Bb 2.0 is a collaborative music and spoken word project conceived by Darren Solomon from Science for Girls, and developed with contributions from YouTube users.

The videos can be played simultaneously — the soundtracks will work together, and the mix can be adjusted with the individual volume sliders.

Learn more in the FAQ.

You may also enjoy marker/music, another music, video and spoken word project, produced in collaboration with NSU in South Dakota.

http://www.inbflat.net/

Bringing Music and Art Together

I was delighted to watch these 2 videos that fused Derek Webb’s hauntingly ambient music together with edgyy visual representation from two exceptionally talented artists.  It just simply made my heart happy.

The first is a behind-the-scenes look at Scott Erickson‘s creative process in the making of the “Feedback” paintings:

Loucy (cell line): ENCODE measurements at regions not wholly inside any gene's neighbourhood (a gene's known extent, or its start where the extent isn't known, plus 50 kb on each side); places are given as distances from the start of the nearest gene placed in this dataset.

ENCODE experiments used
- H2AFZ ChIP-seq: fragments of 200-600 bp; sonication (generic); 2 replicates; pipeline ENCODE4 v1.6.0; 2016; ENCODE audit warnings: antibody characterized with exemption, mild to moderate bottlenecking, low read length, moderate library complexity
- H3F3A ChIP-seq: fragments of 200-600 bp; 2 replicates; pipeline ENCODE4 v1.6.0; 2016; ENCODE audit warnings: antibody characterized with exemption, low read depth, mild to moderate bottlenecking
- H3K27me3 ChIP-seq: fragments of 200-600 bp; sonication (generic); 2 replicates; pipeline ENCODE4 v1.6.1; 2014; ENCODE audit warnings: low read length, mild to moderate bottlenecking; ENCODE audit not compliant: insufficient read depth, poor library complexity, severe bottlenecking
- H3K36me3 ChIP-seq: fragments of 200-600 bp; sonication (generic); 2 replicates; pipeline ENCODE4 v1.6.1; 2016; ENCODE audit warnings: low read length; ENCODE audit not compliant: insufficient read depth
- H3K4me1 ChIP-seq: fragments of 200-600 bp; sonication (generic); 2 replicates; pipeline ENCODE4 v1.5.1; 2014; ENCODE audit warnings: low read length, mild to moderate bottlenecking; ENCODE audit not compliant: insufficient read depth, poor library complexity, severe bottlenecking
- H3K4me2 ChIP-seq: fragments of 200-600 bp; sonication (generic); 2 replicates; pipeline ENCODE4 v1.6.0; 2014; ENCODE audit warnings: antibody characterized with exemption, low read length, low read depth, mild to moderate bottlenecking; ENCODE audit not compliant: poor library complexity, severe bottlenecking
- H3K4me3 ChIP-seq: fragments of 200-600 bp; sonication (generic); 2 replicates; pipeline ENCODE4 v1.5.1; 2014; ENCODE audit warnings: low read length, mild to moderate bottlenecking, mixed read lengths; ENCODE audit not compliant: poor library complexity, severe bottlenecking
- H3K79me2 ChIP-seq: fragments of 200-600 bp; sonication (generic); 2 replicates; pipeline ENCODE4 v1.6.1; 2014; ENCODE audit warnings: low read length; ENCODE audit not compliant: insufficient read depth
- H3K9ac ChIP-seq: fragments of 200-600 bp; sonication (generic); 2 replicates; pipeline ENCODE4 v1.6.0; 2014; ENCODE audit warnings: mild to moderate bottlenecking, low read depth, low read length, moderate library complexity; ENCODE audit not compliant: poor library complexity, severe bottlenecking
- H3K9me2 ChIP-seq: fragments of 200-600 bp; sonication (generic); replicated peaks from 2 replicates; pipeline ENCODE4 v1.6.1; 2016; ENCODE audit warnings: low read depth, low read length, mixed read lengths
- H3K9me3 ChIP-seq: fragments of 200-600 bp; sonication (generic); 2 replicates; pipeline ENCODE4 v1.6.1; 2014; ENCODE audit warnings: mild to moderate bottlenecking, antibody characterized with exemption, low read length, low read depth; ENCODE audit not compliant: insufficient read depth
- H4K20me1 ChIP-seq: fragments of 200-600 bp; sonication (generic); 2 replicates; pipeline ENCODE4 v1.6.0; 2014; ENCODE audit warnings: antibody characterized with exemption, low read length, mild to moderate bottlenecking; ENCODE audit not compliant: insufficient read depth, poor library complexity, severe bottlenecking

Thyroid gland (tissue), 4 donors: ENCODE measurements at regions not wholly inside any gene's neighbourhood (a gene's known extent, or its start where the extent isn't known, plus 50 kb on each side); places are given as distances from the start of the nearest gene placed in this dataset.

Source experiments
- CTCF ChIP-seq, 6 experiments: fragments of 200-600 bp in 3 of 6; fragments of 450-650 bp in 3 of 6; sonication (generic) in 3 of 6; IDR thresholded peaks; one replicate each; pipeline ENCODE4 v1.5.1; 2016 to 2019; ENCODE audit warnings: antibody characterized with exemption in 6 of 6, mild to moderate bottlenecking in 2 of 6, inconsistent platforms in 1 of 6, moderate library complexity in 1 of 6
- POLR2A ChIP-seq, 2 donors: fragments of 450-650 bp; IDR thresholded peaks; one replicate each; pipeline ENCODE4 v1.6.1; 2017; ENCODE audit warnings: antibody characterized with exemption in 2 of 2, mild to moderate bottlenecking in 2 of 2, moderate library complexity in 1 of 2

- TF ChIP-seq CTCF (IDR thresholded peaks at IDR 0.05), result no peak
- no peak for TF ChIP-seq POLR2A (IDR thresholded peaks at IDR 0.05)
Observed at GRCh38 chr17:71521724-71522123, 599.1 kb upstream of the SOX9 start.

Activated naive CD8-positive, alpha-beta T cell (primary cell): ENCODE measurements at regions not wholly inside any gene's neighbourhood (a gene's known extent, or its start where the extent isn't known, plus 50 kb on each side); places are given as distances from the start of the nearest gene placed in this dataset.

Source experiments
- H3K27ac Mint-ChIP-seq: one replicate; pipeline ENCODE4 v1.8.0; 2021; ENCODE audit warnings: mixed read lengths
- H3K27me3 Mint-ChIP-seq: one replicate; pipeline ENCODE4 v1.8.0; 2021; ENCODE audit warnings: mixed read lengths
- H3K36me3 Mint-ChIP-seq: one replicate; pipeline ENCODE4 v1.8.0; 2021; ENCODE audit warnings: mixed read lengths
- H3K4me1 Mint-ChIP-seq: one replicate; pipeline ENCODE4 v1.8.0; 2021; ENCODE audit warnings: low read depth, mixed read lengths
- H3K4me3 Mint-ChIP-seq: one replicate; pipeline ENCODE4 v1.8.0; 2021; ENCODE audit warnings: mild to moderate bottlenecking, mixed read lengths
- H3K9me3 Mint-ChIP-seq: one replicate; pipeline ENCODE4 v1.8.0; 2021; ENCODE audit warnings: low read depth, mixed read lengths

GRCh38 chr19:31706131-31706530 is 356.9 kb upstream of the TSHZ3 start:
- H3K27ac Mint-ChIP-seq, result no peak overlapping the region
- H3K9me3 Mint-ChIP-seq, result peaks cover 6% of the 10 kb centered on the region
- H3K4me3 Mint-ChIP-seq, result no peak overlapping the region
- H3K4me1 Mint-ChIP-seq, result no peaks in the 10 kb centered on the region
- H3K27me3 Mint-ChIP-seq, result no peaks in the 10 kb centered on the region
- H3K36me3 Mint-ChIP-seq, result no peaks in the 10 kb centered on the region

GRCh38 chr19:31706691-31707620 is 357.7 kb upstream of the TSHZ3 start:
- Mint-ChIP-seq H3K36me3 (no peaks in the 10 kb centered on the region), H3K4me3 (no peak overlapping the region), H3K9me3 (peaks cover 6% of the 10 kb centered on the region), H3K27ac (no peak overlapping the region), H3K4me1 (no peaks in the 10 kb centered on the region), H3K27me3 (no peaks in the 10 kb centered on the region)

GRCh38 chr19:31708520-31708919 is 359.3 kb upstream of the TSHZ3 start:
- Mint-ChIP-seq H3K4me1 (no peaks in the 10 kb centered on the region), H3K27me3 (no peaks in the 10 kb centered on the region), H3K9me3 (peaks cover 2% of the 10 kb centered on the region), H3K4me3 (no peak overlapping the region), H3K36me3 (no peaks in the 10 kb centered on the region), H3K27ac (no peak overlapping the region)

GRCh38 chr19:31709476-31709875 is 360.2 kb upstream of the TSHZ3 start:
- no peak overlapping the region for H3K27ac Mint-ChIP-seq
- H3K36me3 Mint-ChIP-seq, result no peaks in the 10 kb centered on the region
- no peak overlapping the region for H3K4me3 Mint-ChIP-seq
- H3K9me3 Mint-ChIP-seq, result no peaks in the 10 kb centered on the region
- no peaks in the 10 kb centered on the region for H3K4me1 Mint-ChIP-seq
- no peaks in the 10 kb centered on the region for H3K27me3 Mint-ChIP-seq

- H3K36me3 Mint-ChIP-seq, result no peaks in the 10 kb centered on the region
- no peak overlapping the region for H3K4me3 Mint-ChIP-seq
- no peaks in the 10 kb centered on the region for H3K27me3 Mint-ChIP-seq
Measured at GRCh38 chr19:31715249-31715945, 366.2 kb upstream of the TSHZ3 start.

YouTube Preview Image

The second is a speed video of Jeremy Cowart‘s creation of “A Portrait of Christ”:

Quite honestly, we here at Sacred Muse would love to see more and MORE of this kind of creative collaboration happening within the Body of Christ.

So what about you?  Have you got any cool collaboration ideas runnin’ around in your brain?  Let us know…maybe we can help! (…and if we can’t, maybe we can connect you with the people who can!)

The Righteous Re-Work

It’s so inspiring to find artists who are willing to look at something iconically familiar and have the courage to ask, “How can we give that a righteous re-work?”

These musicians from Croatia embody that moxie…and they do it with bravado and skill. Kudos to you, Sulic & Hauser!  You’ve made me want to look at everything I’m accustomed to in a fresh and innovative way.  Thanks for encouraging the creative process!

Have you taken a new approach on something lately?  If you have, please share it below.  If you’re struggling to answer…well, then I double dog dare you…